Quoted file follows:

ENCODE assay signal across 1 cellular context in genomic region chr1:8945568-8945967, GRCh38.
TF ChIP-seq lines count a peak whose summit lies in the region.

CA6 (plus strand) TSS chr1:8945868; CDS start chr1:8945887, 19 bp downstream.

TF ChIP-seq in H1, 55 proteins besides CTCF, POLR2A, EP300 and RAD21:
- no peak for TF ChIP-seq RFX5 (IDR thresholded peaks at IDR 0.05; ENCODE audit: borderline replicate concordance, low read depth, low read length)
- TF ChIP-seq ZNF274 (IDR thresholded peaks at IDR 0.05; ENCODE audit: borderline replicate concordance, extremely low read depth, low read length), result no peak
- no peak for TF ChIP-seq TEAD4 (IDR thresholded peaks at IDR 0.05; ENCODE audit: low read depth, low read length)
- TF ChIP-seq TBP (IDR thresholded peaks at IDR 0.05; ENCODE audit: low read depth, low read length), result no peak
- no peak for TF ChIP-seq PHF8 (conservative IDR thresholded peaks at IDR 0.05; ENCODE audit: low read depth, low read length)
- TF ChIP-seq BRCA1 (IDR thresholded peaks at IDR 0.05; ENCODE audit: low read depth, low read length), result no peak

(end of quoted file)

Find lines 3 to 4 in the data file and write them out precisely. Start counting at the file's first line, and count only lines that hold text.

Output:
CA6 (plus strand) TSS chr1:8945868; CDS start chr1:8945887, 19 bp downstream.

TF ChIP-seq in H1, 55 proteins besides CTCF, POLR2A, EP300 and RAD21: